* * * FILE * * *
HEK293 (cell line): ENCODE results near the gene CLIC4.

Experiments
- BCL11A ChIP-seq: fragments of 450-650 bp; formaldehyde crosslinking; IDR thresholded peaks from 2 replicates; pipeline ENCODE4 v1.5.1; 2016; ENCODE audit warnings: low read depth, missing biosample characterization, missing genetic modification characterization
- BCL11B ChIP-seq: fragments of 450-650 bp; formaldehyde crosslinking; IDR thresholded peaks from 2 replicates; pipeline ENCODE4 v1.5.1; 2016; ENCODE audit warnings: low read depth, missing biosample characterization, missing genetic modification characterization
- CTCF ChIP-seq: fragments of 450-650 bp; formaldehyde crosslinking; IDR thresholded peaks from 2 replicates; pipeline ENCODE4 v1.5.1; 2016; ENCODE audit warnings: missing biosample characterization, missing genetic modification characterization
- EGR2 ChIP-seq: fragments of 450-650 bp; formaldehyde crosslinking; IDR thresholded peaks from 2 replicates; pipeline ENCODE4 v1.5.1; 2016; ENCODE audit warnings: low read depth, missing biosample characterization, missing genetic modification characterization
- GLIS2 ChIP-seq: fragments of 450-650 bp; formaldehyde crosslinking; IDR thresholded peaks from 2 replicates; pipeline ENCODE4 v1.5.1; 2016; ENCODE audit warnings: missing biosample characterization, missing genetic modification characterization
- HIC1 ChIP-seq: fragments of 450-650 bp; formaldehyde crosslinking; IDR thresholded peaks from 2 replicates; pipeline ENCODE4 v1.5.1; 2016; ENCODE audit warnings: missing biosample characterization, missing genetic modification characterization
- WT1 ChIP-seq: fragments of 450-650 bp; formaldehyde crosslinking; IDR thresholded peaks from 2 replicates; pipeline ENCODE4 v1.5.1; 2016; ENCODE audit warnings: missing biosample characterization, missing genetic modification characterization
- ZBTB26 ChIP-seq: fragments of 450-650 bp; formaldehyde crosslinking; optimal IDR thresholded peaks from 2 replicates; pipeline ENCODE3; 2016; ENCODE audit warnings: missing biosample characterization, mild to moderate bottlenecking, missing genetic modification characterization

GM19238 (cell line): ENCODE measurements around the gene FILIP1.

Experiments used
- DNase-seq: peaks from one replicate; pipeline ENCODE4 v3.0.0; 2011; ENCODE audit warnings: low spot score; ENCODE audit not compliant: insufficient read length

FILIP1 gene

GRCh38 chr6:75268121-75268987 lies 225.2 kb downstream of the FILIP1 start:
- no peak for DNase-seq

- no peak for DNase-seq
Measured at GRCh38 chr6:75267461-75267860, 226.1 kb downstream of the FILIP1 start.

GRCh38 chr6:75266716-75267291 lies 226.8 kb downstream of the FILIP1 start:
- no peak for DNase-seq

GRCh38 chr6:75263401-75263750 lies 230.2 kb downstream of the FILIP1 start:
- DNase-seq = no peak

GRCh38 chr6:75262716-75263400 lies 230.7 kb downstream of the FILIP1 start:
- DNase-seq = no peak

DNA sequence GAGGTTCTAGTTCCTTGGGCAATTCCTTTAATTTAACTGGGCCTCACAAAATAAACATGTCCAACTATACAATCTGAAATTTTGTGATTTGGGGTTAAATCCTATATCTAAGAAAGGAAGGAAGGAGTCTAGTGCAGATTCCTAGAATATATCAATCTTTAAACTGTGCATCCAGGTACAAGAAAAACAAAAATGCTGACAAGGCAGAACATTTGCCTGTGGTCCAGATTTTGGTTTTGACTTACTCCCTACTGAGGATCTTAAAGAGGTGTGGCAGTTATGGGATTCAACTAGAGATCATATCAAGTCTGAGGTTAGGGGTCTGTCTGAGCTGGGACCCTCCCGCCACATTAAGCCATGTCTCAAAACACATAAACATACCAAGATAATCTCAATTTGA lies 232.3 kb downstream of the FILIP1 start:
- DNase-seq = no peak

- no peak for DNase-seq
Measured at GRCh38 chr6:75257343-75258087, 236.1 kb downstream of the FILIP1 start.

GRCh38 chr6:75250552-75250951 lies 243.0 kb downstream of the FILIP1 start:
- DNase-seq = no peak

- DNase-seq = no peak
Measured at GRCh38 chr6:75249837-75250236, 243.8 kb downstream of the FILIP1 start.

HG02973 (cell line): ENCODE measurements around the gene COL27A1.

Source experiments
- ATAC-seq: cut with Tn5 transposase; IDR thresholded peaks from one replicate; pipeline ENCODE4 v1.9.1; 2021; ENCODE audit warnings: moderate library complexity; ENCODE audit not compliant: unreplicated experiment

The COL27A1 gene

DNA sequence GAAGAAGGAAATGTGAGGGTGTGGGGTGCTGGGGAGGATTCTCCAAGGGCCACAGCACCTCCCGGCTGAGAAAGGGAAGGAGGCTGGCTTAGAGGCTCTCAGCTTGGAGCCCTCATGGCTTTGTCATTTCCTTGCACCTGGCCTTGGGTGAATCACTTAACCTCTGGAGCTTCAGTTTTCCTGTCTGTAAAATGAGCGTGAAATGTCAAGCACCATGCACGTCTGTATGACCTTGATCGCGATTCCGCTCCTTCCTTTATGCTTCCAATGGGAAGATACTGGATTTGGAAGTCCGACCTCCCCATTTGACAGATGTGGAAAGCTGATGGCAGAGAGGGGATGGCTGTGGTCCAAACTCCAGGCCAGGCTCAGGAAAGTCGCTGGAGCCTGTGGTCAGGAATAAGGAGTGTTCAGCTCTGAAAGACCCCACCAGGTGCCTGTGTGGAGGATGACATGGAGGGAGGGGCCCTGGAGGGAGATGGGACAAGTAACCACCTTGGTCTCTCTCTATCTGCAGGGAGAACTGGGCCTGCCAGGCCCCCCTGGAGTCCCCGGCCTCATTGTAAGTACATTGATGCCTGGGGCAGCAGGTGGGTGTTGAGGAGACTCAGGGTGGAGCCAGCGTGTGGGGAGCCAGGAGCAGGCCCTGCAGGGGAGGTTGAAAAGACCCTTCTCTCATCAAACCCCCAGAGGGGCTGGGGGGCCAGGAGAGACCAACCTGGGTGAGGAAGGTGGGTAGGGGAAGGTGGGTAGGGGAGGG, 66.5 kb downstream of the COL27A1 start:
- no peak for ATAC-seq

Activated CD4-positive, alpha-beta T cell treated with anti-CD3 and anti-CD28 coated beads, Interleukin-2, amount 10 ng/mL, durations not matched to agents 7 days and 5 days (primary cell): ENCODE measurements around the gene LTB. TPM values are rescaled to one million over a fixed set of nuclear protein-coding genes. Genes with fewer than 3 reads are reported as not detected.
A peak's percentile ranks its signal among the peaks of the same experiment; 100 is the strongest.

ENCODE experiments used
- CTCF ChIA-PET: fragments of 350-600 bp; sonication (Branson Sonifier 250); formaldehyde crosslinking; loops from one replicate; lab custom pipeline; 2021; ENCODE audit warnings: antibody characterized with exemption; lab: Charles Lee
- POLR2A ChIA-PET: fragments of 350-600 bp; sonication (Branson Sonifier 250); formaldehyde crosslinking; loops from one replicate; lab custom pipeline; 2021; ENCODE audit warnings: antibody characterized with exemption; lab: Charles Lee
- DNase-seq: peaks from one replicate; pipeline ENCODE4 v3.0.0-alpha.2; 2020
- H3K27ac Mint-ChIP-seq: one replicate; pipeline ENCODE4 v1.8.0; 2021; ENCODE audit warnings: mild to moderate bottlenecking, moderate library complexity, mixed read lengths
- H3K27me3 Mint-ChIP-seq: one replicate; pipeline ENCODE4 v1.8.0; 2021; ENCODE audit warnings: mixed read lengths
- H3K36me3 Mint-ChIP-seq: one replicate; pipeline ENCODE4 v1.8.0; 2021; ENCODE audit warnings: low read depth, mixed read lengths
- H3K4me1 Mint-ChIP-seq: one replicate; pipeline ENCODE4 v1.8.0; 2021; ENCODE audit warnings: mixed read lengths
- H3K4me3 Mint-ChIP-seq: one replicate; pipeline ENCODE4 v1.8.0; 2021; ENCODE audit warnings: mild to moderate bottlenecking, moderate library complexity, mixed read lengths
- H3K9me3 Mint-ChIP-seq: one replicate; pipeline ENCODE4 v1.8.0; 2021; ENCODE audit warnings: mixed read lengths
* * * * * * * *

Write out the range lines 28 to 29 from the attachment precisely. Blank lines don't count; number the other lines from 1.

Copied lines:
Measured at GRCh38 chr6:75257343-75258087, 236.1 kb downstream of the FILIP1 start.

GRCh38 chr6:75250552-75250951 lies 243.0 kb downstream of the FILIP1 start: